Teach po­lice the Con­sti­tu­tion

Baltimore Sun - - COMMENTARY - By Christo­pher Dreis­bach Christo­pher Dreis­bach (dreis­bach@jhu.edu) is an Epis­co­pal priest and direc­tor of Ap­plied Ethics and Hu­man­i­ties in The Divi­sion of Pub­lic Safety Lead­er­ship in Johns Hop­kins Univer­sity’s School of Ed­u­ca­tion. His book, “Con­sti­tu­tiona

Po­lice of­fi­cers en­ter their pro­fes­sion by tak­ing an oath to the U.S. Con­sti­tu­tion. They are the hu­man face of the Con­sti­tu­tion in their com­mu­nity. Cur­rent news re­ports about ten­sions be­tween po­lice and the com­mu­nity em­pha­size claims about con­sti­tu­tional rights. So why is there no con­certed ef­fort to make po­lice con­sti­tu­tion­ally lit­er­ate? How much bet­ter might po­licecom­mu­nity re­la­tions be if po­lice were con­sti­tu­tion­ally lit­er­ate and led the com­mu­nity in de­vel­op­ing such lit­er­acy?

Con­sti­tu­tional lit­er­acy en­tails know­ing the Con­sti­tu­tion suf­fi­ciently well to in­voke it prop­erly. Such lit­er­acy is a mat­ter of de­gree, de­pend­ing on knowl­edge re­quired in a given cir­cum­stance. A non-sworn cit­i­zen need not know the Con­sti­tu­tion as well as judges or po­lice of­fi­cers should know it. But those who take an oath to the Con­sti­tu­tion have the re­spon­si­bil­ity to know its con­tents and in­ter­pre­ta­tions of it— such as court de­ci­sions — that are pro­fes­sion­ally rel­e­vant. Greater lit­er­acy would in­clude un­der­stand­ing the his­tor­i­cal and the­o­ret­i­cal back­ground of the Con­sti­tu­tion, as well as dis­cus­sions and ap­pli­ca­tions of it since its rat­i­fi­ca­tion. Even the most ba­si­cally lit­er­ate per­son is able to dis­tin­guish the Con­sti­tu­tion from the Dec­la­ra­tion of In­de­pen­dence, rec­og­niz­ing that the two doc­u­ments dif­fer con­cern­ing law, rights, and jus­tice.

Hav­ing taught cour­ses on ethics and on the Con­sti­tu­tion to law en­force­ment pro­fes­sion­als for two decades, I have amassed schol­arly, anec­do­tal and em­pir­i­cal ev­i­dence of con­sti­tu­tional il­lit­er­acy. The stu­dents I en­counter are ex­cel­lent at their craft, but their knowl­edge of the Con­sti­tu­tion, judg­ing from their scores on an exam I give them, could be bet­ter: Scores av­er­age around 50 per­cent. Po­lice ba­sic train­ing varies widely from state to state, with the du­ra­tion of train­ing rang­ing from 360 hours (in Louisiana) to 2,700 hours (in North Dakota), the mean be­ing ap­prox­i­mately 800 hours. On av­er­age, ap­prox­i­mately 6 per­cent of the train­ing fo­cuses di­rectly on con­sti­tu­tional mat­ters, usu­ally fo­cus­ing on rel­e­vant amend­ments and court de­ci­sions. Hav­ing grad­u­ated from the academy, the po­lice of­fi­cer rarely re­ceives fur­ther train­ing on the Con­sti­tu­tion.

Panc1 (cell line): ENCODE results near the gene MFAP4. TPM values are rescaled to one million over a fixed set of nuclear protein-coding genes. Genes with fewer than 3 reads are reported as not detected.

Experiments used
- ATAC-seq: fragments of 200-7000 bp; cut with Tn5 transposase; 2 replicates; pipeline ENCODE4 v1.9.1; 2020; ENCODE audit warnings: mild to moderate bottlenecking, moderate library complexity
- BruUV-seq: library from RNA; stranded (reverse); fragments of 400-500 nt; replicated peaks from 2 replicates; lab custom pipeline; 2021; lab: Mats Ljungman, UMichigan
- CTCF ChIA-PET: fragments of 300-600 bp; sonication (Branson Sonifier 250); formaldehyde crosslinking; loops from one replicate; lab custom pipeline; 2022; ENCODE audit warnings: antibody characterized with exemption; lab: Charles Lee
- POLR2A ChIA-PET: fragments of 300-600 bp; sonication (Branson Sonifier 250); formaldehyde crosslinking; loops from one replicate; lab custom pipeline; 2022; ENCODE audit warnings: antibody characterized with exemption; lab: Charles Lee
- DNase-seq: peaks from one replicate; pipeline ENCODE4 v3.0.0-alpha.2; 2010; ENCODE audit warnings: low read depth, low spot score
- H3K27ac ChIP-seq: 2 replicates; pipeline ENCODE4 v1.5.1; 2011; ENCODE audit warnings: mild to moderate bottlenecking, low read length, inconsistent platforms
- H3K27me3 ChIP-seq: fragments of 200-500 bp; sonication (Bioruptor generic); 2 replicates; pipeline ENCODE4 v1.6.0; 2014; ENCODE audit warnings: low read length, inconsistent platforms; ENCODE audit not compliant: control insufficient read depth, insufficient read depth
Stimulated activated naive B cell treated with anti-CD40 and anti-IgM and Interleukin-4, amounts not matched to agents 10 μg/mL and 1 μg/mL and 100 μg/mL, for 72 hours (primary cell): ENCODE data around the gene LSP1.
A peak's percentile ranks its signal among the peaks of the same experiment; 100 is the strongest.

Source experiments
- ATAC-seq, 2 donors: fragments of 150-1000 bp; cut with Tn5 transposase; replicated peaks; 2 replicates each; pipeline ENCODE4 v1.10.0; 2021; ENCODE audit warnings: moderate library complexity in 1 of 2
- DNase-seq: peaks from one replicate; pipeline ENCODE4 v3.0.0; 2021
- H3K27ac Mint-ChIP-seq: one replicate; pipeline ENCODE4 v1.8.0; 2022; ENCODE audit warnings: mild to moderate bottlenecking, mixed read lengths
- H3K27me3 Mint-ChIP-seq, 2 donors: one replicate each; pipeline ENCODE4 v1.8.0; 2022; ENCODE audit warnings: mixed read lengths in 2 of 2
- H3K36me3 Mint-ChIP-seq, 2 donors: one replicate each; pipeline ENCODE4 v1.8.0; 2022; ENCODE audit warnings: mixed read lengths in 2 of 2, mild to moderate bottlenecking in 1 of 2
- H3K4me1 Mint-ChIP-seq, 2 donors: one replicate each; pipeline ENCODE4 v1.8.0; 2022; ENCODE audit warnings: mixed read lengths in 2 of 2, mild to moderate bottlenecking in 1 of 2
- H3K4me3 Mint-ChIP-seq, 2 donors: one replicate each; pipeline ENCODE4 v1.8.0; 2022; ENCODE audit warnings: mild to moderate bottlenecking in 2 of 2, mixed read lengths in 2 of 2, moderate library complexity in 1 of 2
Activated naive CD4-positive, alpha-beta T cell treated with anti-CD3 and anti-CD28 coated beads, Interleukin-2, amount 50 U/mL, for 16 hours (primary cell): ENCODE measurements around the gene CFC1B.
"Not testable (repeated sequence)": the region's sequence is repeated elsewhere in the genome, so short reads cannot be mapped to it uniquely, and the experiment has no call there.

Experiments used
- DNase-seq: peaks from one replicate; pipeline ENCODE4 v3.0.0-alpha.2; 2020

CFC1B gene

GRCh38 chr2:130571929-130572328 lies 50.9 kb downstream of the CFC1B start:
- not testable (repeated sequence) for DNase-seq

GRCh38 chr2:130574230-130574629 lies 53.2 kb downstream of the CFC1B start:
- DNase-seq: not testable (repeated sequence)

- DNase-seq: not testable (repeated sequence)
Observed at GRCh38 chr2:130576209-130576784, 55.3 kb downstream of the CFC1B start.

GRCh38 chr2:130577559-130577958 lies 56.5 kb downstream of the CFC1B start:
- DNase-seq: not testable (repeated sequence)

Po­lice of­fi­cers may have suc­cess­ful ca­reers with­out read­ing the Con­sti­tu­tion. But how sin­cere is one’s oath to the Con­sti­tu­tion if one hasn’t read it or doesn’t un­der­stand it? How much more en­gaged in de­fend­ing the Con­sti­tu­tion could po­lice be if they un­der­stood the im­por­tance of be­ing its pub­lic face?

As an Epis­co­pal priest, I’m en­cour­aged to pon­der the 2,000 years of his­tory, tra­di­tion, wis­dom and val­ues that Chris­tian clergy rep­re­sent. Peo­ple seeking a priest look to ben­e­fit from all the priest rep­re­sents. Of course, all I can of­fer is one per­son’s take on it, but the more I study and un­der­stand the tenets of the faith, the bet­ter pre­pared I am to rep­re­sent it.

Sim­i­larly, po­lice academy grad­u­ates tak­ing the oath to the Con­sti­tu­tion are com­mit­ting to rep­re­sent the his­tory, tra­di­tion, wis­dom and val­ues that un­der­score the orig­i­nal doc­u­ment, its back­ground, and its sub­se­quent ap­pli­ca­tions. These grad­u­ates have, in ef­fect, been or­dained into the min­istry of the Con­sti­tu­tion. This obliges them to know what they are tak­ing an oath to, to en­gage in on­go­ing study, and to help the com­mu­nity de­velop its con­sti­tu­tional lit­er­acy. As with re­li­gion, the con­ver­sa­tion about the Con­sti­tu­tion needn’t suf­fer be­cause of dif­fer­ent in­ter­pre­ta­tions and em­phases, so long as ev­ery­one in the con­ver­sa­tion has made a good faith ef­fort to read the core doc­u­ment, come to un­der­stand it as best as one can, and com­mit to open and re­spect­ful di­a­logue about it.

To this end, one can imag­ine cer­tain changes in po­lice acad­e­mies. Sup­pose, for ex­am­ple, re­cruits took the oath at the be­gin­ning of their train­ing, just as the mil­i­tary does. And if not the for­mal oath, why not have the re­cruits re­cite the oath on their first day and then en­cour­age them through­out the train­ing to chal­lenge their in­struc­tors on the con­sti­tu­tional rel­e­vance of their train­ing. At grad­u­a­tion such train­ing is apt to give the newly minted pro­fes­sional a depth of com­mit­ment not seen at present. Once po­lice have en­tered the pro­fes­sion, their agen­cies might con­tin­u­ously en­cour­age them to sharpen their con­sti­tu­tional skills. These agen­cies might also spon­sor gath­er­ings of po­lice and com­mu­nity to study the Con­sti­tu­tion to­gether.

Whether such ef­forts at pro­mot­ing con­sti­tu­tional lit­er­acy will help po­lice-com­mu­nity re­la­tions, only time will tell. But in the mean­time, such ef­forts couldn’t hurt.

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